All the store merchandise tells us that we’re approaching Valentine’s Day. If you’re in the mood to get your valentines ready, here’s a simple heart from Diane Villano. You can even find a “how-to” on the Polymer Cafe site. Sometimes simple is best.
Here’s a trick that’s new to me. Desiree McCory explains her neat bead-in-bead process. I’ve always avoided this process because it sounded too complicated. Wrapping the first bead in wax sounds doable as her tutorial explains it…and her tutorials are all well-written. Let me know if you’ve had success.
I suppose you can guess why I’m looking at miniature food today. My meal portions need to be resized more in line with these miniature versions by Angie Scarr. It’s post-holidays and I’m trying to shrink my appetite and scale down.
Miniatures are where I started in polymer…furnishing a dollhouse with my daughter. It seemed that Fimo should have other applications and when I saw CityZenClay’s pins in the Museum of Modern Art’s shop, I caught a glimmer of the possibilities.
That was nearly 15 years ago and I still have a soft spot for miniatures. Angie has some clever tutorials on her site. The sweet corn is particularly good…and not too filling.
Tennessee’s Jai Johnson has developed an interesting twist on cloisonne which she plans to pursue in 2006. She talks about her plans and has the best pictures on her blog.
Jai first created the setting with genuine gold leaf on the edges. Then she built a network of "cloisons" (cells or compartments) by forming 14K gold filled bezel wire into a pattern for the center of the pendant. Each "cell" was then painted using tinted polymer, filled gradually until she obtained the shading and coloring she wanted, with multiple firings between layers.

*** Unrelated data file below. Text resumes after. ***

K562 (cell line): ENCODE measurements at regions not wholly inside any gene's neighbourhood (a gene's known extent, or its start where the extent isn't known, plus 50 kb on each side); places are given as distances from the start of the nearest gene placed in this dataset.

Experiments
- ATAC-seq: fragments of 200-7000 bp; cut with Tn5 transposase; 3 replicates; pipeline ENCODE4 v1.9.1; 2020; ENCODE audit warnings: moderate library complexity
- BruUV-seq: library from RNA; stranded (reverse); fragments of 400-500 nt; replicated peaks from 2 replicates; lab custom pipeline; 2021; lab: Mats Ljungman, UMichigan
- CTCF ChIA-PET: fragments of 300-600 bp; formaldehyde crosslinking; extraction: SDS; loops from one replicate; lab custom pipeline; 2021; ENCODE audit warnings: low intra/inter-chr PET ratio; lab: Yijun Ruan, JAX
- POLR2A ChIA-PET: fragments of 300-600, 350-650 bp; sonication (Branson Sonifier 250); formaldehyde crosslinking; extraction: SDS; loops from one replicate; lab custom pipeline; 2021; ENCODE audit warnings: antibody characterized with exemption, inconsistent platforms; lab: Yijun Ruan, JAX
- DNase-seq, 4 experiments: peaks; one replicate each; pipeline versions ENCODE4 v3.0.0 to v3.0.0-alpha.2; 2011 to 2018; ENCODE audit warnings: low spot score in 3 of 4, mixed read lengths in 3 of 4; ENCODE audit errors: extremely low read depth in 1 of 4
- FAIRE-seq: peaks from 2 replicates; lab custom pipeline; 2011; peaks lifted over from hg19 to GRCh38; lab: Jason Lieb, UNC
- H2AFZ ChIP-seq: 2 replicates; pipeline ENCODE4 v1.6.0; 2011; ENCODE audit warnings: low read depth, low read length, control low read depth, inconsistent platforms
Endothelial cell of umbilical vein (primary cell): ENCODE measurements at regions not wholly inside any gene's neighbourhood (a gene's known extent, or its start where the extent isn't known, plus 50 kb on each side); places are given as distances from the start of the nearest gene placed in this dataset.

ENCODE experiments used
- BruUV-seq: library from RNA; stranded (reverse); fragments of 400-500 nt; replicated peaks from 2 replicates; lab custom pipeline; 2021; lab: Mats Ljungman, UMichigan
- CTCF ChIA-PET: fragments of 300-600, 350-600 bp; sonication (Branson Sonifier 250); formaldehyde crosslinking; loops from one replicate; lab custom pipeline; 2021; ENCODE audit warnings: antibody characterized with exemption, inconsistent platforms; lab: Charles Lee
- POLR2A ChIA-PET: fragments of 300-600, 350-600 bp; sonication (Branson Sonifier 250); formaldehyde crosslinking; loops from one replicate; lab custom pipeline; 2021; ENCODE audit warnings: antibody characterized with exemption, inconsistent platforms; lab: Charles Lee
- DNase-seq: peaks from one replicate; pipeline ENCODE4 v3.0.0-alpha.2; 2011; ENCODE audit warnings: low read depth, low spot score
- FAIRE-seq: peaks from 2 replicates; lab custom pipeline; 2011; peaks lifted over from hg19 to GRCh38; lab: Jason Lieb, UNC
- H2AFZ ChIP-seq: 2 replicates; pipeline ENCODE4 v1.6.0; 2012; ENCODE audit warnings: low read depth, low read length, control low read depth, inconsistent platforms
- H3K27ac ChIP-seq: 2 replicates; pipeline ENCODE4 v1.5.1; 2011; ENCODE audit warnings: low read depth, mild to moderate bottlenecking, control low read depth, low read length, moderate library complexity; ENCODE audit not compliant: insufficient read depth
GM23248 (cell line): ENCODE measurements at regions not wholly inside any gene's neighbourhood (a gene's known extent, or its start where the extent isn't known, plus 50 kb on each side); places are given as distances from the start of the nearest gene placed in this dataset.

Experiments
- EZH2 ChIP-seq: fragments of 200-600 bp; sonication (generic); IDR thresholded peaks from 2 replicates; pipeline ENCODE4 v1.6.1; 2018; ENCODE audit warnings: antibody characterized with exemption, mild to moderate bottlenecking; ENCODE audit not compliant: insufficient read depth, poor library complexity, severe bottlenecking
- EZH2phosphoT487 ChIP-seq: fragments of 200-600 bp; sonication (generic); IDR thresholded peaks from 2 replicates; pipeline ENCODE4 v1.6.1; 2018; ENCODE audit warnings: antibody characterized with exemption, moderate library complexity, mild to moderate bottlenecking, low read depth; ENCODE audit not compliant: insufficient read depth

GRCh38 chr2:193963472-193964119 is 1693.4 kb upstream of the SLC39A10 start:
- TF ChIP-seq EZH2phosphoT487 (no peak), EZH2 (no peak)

It would be great if there were more polymer clay artists’ web sites on the net. I can list a number of fine artists who are techno-adverse and shy away from the complexity and expense of maintaining a web presence.
Artspan.com seems to offer a simple, well-designed, inexpensive package. One of the local guild members recently signed up and I stumbled on it through her.
In real life I’m a webmaster so I hesitate to take work away from your local web designer. But if you want a painless and inexpensive way to get in the game, this might be just the ticket.
Polymer Clay artists are all about color and color tricks. Here’s a site that’s all about optical illusions and visual phenomena.
For this illusion, follow the movement of the rotating pink dot. You will only see one color, pink. If you stare at the black + in the center, the moving dot turns to green. Now, concentrate on the black + in the center of the picture. After a short period of time, all the pink dots will slowly disappear, and you will only see a green dot rotating.
There really is no green dot, and the pink ones really don’t disappear. We don’t always see what we think we see.
In our recent color workshop we learned the word "ombre" which the dictionary describes as "having colors or tones that shade into each other — used especially of fabrics in which the color is graduated from light to dark." Maggie wanted us to keep running our blends through the pasta machine to reach ombre.
It’s related to the word "umbra" from the Latin for shadow…think umbrella. We thought that it had to do with "hombre"….not.
So if you want to sound erudite, talk about your blend’s hombre. It’s a noun and an adjective. I’m still trying to use it properly.
What is a "Skinny Skinner" you ask? Lots of polymer artists attribute this variation on the Skinner blend to Dorothy Greynolds (shown here at a 2004 Columbus, Ohio workshop). Instead of the typical triangle blends, narrow rectangular bands of color totalling the width of the pasta rollers are laid side-by-side (look on the table in the picture).
Folding and rolling them through the pasta machine gives you a marvelous blend. In Santa Fe, Lindly and Maggie showed us how to refine and control this blend further. One trick is to keep the very light and very dark bands quite narrow, allowing stronger colors to prevail.